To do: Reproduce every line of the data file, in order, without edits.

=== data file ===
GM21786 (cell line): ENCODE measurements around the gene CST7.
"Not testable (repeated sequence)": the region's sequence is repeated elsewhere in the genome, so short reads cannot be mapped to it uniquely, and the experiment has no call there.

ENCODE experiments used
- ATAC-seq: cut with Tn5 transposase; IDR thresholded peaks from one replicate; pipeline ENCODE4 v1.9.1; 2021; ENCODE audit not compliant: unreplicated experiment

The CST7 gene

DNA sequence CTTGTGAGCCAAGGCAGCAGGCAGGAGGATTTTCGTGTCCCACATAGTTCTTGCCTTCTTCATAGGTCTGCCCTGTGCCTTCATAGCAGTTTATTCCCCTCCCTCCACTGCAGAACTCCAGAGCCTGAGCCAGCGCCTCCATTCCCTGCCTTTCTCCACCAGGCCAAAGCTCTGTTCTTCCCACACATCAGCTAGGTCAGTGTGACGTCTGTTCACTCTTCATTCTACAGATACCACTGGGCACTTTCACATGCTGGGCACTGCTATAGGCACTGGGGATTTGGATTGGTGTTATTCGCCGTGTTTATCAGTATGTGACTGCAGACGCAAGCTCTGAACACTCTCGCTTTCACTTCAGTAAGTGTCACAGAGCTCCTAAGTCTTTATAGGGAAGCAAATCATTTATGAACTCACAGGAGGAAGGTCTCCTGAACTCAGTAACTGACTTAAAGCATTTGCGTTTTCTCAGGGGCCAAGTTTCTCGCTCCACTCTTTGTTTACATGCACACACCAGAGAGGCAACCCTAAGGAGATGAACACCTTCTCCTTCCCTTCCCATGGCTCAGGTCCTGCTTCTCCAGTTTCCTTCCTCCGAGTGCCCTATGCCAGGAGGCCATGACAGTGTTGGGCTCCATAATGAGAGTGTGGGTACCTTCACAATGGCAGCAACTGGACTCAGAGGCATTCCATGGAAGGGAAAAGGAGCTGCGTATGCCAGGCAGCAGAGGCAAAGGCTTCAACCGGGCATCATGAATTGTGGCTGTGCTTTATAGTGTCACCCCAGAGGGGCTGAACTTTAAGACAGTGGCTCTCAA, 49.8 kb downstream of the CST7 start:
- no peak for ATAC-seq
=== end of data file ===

GM21786 (cell line): ENCODE measurements around the gene CST7.
"Not testable (repeated sequence)": the region's sequence is repeated elsewhere in the genome, so short reads cannot be mapped to it uniquely, and the experiment has no call there.

ENCODE experiments used
- ATAC-seq: cut with Tn5 transposase; IDR thresholded peaks from one replicate; pipeline ENCODE4 v1.9.1; 2021; ENCODE audit not compliant: unreplicated experiment

The CST7 gene

DNA sequence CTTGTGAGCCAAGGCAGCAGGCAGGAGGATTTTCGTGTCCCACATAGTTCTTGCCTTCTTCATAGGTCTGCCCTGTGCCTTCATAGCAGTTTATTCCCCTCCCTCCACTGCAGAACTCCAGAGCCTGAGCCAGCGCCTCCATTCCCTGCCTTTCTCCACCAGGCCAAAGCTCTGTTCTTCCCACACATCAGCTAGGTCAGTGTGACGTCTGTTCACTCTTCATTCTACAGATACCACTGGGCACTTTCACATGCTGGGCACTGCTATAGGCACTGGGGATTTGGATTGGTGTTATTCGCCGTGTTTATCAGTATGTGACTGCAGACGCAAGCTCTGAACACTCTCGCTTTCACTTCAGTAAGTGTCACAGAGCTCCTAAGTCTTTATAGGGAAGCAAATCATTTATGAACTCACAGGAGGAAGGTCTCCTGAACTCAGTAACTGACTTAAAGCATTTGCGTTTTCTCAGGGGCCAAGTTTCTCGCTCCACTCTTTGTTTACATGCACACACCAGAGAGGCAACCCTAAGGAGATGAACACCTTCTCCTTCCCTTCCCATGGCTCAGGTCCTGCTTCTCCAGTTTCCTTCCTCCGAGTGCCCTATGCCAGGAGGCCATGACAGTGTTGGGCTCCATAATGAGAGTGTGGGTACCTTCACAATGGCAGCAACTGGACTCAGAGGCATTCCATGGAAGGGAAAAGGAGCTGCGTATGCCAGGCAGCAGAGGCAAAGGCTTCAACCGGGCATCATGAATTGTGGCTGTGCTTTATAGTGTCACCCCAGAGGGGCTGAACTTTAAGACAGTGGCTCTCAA, 49.8 kb downstream of the CST7 start:
- no peak for ATAC-seq